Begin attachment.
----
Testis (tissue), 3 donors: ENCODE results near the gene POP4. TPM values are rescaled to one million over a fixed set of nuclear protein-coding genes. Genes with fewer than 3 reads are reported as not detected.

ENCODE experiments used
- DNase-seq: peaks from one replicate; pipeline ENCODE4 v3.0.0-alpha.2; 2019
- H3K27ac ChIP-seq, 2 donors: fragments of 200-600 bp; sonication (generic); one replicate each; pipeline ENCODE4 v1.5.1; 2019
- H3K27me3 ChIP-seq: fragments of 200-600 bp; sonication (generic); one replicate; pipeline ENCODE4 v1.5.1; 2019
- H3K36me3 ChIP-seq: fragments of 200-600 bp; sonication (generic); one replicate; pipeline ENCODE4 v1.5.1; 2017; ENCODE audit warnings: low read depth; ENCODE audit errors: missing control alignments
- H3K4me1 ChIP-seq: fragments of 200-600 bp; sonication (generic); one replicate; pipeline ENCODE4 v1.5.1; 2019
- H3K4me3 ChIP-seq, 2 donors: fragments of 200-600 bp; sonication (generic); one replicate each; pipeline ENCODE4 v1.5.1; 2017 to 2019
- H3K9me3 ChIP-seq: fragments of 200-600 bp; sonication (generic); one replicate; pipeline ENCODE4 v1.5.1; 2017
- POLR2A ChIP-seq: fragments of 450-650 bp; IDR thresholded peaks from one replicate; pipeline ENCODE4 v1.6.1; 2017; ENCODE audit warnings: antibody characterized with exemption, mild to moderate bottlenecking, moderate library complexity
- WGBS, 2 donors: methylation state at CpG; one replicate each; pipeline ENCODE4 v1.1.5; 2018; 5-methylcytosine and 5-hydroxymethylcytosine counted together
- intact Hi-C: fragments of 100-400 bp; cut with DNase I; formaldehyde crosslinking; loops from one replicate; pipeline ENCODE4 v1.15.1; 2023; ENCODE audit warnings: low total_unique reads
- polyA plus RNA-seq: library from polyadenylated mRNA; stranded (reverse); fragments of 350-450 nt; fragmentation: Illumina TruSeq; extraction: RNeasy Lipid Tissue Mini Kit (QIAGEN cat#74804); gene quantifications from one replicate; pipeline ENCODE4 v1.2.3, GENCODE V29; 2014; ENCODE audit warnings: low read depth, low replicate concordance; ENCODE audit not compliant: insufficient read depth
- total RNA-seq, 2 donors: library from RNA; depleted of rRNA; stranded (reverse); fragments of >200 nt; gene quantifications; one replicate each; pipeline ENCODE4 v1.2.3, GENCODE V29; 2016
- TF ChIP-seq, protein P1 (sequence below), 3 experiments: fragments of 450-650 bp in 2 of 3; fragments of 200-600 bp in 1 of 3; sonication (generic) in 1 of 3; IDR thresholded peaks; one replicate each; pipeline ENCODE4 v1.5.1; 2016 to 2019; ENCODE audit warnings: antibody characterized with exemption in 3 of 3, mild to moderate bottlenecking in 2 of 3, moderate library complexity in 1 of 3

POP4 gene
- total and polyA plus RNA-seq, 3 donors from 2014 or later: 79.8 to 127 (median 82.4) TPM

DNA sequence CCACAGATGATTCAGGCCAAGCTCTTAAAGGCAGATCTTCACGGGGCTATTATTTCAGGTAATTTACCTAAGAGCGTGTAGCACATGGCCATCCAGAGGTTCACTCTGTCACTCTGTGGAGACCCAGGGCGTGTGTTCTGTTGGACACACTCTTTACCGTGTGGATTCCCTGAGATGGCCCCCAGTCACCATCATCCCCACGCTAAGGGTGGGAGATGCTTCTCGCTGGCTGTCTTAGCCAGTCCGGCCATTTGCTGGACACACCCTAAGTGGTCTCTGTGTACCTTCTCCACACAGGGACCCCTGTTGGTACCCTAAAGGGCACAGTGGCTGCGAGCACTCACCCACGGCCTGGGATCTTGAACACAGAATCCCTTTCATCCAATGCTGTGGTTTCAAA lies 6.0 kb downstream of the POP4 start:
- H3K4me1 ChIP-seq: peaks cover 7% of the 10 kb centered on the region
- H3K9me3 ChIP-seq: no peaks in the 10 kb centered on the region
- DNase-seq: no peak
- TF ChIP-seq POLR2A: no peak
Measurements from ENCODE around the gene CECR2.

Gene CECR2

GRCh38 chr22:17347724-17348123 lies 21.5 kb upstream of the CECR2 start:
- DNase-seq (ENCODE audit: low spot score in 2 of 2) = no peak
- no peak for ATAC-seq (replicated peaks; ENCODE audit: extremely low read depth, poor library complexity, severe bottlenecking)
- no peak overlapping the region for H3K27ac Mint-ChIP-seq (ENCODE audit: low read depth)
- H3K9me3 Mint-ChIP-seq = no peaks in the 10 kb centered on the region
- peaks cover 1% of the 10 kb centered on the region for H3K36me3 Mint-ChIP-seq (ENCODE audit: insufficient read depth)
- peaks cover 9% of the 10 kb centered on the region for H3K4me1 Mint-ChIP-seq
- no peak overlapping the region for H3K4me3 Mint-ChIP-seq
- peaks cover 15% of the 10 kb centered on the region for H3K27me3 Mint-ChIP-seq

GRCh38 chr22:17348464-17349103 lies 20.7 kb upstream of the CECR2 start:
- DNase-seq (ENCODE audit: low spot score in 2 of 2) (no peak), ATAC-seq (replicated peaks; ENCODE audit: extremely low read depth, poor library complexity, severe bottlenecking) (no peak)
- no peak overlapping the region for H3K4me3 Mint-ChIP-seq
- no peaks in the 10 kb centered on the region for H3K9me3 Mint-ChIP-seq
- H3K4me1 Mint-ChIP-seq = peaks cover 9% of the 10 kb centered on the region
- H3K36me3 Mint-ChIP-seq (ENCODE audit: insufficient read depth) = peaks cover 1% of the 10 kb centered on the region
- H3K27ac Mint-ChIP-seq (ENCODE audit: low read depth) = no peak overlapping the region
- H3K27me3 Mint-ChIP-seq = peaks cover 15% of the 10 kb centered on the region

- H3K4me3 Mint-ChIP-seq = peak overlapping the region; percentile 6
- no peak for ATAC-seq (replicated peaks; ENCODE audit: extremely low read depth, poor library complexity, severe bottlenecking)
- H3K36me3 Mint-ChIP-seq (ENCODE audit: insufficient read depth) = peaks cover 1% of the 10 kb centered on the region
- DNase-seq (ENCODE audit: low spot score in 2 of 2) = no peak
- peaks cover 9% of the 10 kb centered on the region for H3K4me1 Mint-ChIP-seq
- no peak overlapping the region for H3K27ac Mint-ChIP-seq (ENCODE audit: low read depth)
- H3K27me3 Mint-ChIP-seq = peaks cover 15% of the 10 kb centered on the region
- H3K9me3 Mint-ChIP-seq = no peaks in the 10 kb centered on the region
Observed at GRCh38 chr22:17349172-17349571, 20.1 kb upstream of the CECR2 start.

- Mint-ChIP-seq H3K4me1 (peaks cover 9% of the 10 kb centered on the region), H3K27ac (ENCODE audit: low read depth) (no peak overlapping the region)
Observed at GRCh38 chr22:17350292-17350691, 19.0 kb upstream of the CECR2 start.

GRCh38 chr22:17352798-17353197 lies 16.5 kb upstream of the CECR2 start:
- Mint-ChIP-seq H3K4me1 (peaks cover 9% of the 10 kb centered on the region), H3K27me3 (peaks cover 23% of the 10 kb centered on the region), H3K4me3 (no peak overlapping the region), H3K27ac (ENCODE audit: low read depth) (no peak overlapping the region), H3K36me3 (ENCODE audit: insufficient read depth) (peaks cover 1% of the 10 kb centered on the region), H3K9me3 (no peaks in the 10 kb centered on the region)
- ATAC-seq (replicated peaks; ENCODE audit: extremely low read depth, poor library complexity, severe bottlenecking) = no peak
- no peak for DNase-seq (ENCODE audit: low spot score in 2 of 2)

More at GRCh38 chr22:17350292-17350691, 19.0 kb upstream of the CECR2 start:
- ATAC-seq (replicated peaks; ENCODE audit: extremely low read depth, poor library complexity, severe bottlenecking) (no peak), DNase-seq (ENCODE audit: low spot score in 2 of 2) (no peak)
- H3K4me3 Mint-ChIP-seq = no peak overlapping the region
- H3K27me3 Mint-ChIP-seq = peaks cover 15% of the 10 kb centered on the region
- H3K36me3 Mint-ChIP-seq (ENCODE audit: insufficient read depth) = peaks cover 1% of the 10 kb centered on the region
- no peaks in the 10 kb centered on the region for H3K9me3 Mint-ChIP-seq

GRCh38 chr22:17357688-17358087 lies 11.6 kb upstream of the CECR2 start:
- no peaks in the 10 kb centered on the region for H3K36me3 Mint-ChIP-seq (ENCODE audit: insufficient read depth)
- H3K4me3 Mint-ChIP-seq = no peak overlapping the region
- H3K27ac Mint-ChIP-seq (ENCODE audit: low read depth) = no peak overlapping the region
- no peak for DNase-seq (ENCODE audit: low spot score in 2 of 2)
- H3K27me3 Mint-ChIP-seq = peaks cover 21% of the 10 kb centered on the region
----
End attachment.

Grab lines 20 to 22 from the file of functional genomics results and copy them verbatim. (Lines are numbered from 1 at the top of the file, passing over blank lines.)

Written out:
- H3K9me3 ChIP-seq: no peaks in the 10 kb centered on the region
- DNase-seq: no peak
- TF ChIP-seq POLR2A: no peak